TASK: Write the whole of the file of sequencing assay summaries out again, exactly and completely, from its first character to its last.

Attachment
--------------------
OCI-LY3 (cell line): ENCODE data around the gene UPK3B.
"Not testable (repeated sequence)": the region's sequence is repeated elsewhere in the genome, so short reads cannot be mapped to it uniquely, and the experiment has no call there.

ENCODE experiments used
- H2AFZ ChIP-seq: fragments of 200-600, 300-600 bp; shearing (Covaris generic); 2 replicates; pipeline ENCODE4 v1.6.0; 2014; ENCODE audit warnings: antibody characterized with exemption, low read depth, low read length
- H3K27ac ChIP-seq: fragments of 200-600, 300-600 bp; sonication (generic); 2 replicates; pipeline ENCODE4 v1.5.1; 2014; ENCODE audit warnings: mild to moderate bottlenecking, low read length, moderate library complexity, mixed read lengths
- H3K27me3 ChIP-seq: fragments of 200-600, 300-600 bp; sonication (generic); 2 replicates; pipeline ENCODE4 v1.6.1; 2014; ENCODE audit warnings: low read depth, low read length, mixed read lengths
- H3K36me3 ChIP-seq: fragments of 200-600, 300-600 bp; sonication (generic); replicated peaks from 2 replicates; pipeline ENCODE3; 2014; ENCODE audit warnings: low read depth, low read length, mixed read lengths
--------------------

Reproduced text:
OCI-LY3 (cell line): ENCODE data around the gene UPK3B.
"Not testable (repeated sequence)": the region's sequence is repeated elsewhere in the genome, so short reads cannot be mapped to it uniquely, and the experiment has no call there.

ENCODE experiments used
- H2AFZ ChIP-seq: fragments of 200-600, 300-600 bp; shearing (Covaris generic); 2 replicates; pipeline ENCODE4 v1.6.0; 2014; ENCODE audit warnings: antibody characterized with exemption, low read depth, low read length
- H3K27ac ChIP-seq: fragments of 200-600, 300-600 bp; sonication (generic); 2 replicates; pipeline ENCODE4 v1.5.1; 2014; ENCODE audit warnings: mild to moderate bottlenecking, low read length, moderate library complexity, mixed read lengths
- H3K27me3 ChIP-seq: fragments of 200-600, 300-600 bp; sonication (generic); 2 replicates; pipeline ENCODE4 v1.6.1; 2014; ENCODE audit warnings: low read depth, low read length, mixed read lengths
- H3K36me3 ChIP-seq: fragments of 200-600, 300-600 bp; sonication (generic); replicated peaks from 2 replicates; pipeline ENCODE3; 2014; ENCODE audit warnings: low read depth, low read length, mixed read lengths